Stephen Hawking has recently claimed there is no need to invoke God to explain the creation of the universe. So, who was it that had his hand over Lewis Hamilton as he skated through the gravel trap at Rivage in the Belgian Grand Prix but came out the other side, still in the lead? Lewis says it was 'The Lord'.
The belief in a divine being is in many ways a comfortable one for a racing driver to hold. It allows for a certain level of fatalism; a 'what will be, will be' attitude that might allow him to be bolder than he otherwise might if he was taking full responsibility for outcomes. You'd surely need to believe it deeply though, with every grain of your being, to enable that; to simply adopt a belief in God as an aid to making you a more effective racing driver would surely not work. The faith would need to come before, or at least be bigger, than the will to be a racing driver.
Alain Prost's big difficulty with racing against Ayrton Senna was, he says, Ayrton's apparent belief that God would always look after him. Prost believed it was this that allowed Senna to take risks that he found unacceptable. Whether Ayrton really did believe that, or whether he projected that idea as part of his armoury, is a moot point, but we shouldn't forget that he was killed in a racing car.
There was always a big disconnect between Ayrton's religious beliefs and his willingness to put the other guy - and himself - in danger if that driver had the temerity to resist him. There is no such disconnect with Hamilton who generally races aggressively but cleanly. As a 12-year-old karting kid, he was asked during an interview why he thought he was so quick. He replied that he didn't know, that he would arrive at a corner and the answer just came and he'd go with it. He gave similar replies when asked how he was so good at second-guessing what the driver he was trying to pass was going to do before he did it. These answers had the overtones of religious belief in them.
But, like Hawking's explanation of the creation of the universe, God is not required as an explanation. That's not the same as saying it isn't God; just that God is only one of a number of candidate explanations. The way Lewis feels the answer only as he arrives at the situation is surely the same way other non-religious but very gifted drivers feel.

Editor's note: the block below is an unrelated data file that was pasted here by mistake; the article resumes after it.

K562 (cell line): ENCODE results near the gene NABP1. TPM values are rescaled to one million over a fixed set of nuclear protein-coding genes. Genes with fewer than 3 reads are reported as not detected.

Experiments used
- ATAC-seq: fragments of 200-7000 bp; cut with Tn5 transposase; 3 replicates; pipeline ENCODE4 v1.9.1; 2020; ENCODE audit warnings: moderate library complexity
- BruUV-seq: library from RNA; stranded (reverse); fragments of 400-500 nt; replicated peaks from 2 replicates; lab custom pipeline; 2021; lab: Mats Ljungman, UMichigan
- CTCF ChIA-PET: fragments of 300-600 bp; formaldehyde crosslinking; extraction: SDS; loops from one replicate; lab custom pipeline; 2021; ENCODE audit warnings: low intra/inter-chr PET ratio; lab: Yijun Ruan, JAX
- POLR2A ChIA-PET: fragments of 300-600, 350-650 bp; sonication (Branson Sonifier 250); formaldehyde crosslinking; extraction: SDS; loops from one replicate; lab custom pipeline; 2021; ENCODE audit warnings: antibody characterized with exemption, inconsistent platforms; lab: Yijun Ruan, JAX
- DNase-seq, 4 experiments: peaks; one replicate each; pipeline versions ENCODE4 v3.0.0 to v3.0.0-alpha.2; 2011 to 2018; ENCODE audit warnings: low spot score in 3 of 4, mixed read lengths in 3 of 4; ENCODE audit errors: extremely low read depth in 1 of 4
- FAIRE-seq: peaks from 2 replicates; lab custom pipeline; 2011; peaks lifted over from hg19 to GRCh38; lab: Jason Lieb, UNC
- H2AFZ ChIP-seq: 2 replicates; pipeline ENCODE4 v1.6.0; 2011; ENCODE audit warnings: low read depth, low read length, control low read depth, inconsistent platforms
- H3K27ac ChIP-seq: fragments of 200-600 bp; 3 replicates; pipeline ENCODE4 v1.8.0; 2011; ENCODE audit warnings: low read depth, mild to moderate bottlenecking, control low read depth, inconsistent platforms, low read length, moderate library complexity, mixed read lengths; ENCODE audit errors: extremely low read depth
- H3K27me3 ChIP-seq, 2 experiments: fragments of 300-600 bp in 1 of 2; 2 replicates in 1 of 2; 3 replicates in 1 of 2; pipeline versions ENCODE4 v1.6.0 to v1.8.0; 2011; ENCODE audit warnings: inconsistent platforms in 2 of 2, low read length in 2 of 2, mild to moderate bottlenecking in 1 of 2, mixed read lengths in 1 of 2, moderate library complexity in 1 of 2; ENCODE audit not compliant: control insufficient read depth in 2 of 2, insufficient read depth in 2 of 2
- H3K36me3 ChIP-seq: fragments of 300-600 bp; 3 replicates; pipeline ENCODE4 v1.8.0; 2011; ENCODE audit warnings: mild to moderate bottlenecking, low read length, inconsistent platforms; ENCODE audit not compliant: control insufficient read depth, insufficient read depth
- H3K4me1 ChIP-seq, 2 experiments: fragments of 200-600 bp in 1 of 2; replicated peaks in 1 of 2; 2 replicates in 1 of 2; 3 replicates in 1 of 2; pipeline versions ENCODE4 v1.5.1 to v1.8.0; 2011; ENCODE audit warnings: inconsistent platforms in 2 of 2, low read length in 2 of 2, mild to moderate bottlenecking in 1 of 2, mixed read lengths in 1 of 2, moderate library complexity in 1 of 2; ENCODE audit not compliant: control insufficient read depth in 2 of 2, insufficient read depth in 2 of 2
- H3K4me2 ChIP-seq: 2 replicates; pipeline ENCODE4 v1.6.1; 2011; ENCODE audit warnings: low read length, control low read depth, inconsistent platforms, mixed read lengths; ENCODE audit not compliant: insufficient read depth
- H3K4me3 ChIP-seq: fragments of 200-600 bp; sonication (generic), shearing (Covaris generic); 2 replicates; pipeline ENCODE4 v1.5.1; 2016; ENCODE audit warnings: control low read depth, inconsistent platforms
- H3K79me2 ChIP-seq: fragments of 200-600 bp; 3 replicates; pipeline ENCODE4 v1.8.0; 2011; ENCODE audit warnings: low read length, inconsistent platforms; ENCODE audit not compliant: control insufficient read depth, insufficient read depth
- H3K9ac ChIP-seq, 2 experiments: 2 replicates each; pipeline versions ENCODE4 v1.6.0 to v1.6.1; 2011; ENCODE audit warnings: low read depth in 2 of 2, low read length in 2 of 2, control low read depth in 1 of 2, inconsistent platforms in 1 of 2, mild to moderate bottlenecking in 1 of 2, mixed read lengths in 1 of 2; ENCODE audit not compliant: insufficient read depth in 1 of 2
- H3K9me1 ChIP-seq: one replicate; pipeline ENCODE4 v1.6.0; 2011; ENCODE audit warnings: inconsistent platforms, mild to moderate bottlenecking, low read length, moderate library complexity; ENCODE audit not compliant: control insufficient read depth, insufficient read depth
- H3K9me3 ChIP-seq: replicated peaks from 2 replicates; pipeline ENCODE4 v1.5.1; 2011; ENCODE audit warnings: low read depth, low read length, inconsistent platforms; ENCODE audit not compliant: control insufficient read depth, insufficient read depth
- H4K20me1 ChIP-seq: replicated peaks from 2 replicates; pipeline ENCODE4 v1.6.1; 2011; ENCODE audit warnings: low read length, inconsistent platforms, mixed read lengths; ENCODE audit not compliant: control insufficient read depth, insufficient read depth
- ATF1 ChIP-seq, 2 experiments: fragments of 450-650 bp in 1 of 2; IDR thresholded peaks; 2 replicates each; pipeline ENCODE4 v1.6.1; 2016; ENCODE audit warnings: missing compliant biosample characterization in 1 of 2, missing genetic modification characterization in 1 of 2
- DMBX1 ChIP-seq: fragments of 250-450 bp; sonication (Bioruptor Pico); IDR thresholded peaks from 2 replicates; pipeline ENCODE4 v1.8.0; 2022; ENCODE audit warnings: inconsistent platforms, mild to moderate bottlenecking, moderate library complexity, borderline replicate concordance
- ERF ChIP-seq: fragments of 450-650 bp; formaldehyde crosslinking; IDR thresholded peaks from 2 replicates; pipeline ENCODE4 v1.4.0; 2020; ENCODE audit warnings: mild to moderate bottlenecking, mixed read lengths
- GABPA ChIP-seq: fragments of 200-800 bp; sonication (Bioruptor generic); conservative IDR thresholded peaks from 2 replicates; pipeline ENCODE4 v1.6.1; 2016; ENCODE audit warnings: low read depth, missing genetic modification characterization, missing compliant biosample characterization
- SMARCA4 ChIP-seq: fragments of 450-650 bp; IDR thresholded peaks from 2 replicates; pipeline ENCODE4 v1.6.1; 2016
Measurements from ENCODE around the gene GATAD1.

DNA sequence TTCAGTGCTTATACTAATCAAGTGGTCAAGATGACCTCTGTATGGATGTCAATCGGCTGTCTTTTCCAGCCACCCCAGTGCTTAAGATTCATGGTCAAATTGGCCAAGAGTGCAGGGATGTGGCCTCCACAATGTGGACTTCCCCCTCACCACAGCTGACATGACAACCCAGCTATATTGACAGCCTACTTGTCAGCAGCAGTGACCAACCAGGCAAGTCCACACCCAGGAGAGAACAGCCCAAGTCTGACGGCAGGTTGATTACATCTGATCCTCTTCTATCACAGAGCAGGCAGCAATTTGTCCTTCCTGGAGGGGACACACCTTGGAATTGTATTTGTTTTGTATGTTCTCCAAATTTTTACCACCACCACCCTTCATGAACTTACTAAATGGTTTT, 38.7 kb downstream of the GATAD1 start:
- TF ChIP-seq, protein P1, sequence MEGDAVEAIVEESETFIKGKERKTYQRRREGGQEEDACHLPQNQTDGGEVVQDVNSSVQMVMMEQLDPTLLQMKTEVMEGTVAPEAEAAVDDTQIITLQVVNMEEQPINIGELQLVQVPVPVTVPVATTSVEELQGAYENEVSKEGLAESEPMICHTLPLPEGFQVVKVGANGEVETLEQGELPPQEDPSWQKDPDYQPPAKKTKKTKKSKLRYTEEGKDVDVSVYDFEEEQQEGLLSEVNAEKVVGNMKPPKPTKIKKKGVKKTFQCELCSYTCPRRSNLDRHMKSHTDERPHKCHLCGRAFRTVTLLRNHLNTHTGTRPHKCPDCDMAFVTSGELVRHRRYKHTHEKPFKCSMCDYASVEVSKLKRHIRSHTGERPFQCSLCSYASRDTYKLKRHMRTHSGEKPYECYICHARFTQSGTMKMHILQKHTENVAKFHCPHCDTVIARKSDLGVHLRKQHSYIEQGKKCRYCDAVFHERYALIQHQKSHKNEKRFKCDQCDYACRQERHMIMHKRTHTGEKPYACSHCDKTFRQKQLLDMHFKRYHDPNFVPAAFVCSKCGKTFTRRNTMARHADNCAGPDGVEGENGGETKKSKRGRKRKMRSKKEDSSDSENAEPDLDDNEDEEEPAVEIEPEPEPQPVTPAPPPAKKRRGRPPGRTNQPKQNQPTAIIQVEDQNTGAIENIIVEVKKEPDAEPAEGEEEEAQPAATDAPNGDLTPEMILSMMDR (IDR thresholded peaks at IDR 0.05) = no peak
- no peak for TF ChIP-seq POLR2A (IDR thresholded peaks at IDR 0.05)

Lewis Hamilton © Sutton
One notable point about Hamilton's approach though, is that he is very reactive; he will put himself in situations not really knowing how it's going to pan out, just feeling that somehow he will do the right thing.
This much was apparent just passengering with him in a McLaren-Mercedes SLR around a wet Silverstone last year. It had been raining hard, puddles and rivers everywhere, but the surface was changing by the lap. Yet he would just commit, then let his feel sort out the consequences. Sometimes he'd be surprised, find less grip than he was expecting, just say "whoah!" and rescue it from the edge of disaster. Yes, he was putting on a show, but watching him driving in anger, his approach looks much the same.
But does his faith really play any part in this? There's a school of thought that says so long as you believe that something is beneficial then that in itself makes it so. So if Lewis were to read Stephen Hawking's The Grand Design - out today, incidentally - would it undermine his faith and if so, would that in turn reduce his belief that he could always pull off the 'impossible'? Probably not.
Hawking attributes the creation of the universe as a natural consequence of gravity and that ours is just one of billions of universes. Could gravity also be what allowed Hamilton's escape at Rivage?
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